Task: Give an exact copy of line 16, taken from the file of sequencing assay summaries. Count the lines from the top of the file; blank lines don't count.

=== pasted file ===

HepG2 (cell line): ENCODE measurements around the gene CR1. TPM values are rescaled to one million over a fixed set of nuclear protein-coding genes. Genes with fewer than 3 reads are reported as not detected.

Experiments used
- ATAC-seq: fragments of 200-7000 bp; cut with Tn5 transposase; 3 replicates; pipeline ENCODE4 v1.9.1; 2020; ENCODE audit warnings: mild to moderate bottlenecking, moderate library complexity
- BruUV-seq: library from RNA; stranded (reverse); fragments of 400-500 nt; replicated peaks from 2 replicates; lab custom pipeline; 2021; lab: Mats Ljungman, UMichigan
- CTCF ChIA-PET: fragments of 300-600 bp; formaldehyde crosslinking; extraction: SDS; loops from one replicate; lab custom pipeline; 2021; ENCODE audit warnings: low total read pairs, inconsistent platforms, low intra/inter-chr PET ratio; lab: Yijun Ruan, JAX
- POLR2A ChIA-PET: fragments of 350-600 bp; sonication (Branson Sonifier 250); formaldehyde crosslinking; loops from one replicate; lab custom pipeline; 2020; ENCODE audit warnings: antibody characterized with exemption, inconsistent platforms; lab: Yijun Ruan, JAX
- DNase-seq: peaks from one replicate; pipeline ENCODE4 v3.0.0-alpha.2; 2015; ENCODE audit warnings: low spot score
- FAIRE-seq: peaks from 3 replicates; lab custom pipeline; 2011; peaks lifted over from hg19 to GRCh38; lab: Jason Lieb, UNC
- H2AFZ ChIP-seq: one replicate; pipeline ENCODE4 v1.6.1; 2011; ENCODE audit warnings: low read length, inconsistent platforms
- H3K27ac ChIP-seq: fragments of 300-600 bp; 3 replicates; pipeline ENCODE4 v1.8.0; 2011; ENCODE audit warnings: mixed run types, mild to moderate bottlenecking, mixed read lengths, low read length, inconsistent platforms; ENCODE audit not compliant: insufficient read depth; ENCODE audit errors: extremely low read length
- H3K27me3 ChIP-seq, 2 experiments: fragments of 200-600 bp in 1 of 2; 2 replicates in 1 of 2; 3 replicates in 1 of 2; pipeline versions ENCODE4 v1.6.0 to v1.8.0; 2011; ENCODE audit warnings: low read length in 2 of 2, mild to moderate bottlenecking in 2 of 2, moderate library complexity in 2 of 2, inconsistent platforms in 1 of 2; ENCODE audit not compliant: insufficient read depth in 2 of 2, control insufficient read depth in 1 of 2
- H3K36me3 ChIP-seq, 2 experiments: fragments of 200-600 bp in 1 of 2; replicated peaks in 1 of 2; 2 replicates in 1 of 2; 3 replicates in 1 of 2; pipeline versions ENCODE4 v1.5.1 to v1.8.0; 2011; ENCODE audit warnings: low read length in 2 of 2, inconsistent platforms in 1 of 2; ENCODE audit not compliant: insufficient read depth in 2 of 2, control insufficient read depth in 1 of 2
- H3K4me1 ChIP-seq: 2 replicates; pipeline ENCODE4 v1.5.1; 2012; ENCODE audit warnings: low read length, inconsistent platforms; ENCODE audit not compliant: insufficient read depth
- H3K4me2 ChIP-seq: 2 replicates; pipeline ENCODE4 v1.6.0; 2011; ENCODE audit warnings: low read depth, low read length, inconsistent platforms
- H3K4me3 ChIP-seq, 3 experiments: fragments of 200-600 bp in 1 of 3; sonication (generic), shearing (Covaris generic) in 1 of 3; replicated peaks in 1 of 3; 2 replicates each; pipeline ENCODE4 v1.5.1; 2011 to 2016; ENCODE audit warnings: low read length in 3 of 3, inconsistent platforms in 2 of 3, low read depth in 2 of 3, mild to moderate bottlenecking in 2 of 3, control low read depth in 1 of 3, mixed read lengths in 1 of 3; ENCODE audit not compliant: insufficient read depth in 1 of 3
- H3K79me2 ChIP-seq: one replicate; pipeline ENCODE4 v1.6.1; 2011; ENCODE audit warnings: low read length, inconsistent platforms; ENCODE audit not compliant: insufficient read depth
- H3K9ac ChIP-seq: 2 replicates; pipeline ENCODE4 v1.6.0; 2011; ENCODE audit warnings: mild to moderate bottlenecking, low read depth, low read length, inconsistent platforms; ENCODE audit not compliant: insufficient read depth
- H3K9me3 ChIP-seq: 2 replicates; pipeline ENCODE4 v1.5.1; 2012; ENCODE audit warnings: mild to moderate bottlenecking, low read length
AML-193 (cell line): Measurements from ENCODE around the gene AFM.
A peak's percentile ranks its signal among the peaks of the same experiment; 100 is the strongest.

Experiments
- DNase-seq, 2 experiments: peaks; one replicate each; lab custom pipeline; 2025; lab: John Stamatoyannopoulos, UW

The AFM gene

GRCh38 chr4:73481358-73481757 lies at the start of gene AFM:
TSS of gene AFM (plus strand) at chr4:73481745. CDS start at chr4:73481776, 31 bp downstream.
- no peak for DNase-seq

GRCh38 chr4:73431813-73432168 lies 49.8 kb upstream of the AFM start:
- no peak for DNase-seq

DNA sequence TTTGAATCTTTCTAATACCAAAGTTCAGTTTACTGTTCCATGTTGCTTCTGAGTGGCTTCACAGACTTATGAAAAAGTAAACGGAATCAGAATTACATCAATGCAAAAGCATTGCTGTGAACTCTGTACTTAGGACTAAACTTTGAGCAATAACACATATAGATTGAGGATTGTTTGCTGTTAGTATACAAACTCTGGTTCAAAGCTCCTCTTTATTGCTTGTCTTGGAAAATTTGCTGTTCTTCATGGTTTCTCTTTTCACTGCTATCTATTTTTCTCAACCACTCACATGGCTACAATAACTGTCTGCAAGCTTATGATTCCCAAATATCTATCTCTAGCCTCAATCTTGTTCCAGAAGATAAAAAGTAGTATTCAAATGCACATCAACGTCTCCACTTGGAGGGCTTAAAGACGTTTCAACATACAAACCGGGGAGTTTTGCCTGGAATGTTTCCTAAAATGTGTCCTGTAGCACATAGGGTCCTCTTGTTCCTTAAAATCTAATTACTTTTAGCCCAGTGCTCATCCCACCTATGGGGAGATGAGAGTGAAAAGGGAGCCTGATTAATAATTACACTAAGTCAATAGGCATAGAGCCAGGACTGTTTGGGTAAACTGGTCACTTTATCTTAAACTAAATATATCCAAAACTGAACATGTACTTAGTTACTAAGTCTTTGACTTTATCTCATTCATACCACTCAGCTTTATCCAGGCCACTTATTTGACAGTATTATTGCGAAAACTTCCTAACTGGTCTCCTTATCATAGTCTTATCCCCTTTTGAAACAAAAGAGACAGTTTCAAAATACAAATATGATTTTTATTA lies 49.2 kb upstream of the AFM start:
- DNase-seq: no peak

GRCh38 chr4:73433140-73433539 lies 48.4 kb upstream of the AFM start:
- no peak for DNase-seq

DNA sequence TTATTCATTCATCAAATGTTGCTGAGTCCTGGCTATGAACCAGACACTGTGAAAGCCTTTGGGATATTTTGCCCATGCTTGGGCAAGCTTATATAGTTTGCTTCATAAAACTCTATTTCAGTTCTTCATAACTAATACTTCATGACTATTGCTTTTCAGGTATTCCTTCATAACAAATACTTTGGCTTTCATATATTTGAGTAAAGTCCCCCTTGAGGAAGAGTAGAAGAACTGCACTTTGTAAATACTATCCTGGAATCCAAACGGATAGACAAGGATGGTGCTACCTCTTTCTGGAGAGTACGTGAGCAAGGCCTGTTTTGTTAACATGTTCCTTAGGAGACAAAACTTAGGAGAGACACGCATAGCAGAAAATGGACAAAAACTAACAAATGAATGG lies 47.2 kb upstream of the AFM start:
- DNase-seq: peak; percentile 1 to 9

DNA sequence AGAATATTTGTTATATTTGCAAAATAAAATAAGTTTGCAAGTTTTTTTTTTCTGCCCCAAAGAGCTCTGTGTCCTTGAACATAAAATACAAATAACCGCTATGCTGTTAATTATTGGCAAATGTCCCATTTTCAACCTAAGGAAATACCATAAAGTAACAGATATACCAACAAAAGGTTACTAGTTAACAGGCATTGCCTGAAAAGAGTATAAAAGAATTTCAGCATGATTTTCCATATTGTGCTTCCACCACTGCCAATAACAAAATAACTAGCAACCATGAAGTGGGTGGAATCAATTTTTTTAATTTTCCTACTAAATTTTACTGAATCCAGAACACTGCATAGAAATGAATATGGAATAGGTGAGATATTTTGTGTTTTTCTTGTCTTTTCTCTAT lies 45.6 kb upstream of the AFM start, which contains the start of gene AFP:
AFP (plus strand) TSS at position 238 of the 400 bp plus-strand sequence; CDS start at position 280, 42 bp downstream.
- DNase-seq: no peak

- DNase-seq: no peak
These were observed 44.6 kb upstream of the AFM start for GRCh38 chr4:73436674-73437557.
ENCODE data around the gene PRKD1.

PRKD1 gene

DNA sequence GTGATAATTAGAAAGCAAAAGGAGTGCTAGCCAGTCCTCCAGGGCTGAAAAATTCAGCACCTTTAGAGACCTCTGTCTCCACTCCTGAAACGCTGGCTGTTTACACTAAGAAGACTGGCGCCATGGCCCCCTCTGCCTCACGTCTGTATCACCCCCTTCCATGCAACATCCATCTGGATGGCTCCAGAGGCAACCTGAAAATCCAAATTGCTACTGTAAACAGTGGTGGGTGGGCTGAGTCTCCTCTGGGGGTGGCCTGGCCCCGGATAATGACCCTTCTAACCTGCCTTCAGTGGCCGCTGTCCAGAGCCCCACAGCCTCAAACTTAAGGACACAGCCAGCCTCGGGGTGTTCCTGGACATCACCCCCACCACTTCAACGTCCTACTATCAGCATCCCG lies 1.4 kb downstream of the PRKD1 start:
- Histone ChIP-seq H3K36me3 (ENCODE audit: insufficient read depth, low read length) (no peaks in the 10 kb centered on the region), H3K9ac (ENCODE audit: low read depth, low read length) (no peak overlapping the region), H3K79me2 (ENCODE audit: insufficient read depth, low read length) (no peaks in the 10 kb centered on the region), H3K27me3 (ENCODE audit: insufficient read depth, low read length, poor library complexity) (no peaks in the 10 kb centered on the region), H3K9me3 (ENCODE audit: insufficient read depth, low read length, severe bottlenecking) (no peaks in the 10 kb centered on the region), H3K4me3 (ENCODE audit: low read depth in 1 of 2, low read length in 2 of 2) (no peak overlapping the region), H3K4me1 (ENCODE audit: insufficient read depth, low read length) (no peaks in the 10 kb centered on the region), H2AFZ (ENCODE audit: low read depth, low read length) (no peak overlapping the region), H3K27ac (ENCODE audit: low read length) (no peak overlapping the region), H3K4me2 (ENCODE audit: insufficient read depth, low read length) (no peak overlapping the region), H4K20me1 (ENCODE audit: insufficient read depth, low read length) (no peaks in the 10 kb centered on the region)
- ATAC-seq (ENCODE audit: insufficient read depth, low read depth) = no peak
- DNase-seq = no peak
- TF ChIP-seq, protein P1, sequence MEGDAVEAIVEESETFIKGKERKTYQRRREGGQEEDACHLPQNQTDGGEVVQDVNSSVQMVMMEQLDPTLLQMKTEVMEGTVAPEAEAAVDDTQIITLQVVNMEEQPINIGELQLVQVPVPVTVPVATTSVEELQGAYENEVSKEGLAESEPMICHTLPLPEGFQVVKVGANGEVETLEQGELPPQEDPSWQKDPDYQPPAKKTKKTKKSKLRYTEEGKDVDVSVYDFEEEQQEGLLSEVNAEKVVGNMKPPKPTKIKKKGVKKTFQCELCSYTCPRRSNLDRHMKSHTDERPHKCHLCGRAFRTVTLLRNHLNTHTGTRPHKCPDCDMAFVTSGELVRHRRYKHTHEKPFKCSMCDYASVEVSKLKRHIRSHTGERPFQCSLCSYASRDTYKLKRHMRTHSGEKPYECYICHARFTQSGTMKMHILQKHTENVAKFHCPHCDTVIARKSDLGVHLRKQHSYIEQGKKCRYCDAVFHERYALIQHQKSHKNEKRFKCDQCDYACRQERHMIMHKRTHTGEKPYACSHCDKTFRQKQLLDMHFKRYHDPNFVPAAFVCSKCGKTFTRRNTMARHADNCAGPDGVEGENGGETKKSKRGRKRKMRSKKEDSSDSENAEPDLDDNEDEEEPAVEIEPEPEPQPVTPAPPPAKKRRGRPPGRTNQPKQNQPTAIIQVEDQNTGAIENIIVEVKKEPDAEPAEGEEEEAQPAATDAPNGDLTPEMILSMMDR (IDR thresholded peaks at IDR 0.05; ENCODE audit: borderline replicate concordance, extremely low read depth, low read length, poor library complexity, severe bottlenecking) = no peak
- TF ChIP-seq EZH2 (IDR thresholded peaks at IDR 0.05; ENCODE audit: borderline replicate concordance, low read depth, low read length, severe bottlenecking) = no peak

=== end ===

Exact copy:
- H3K79me2 ChIP-seq: one replicate; pipeline ENCODE4 v1.6.1; 2011; ENCODE audit warnings: low read length, inconsistent platforms; ENCODE audit not compliant: insufficient read depth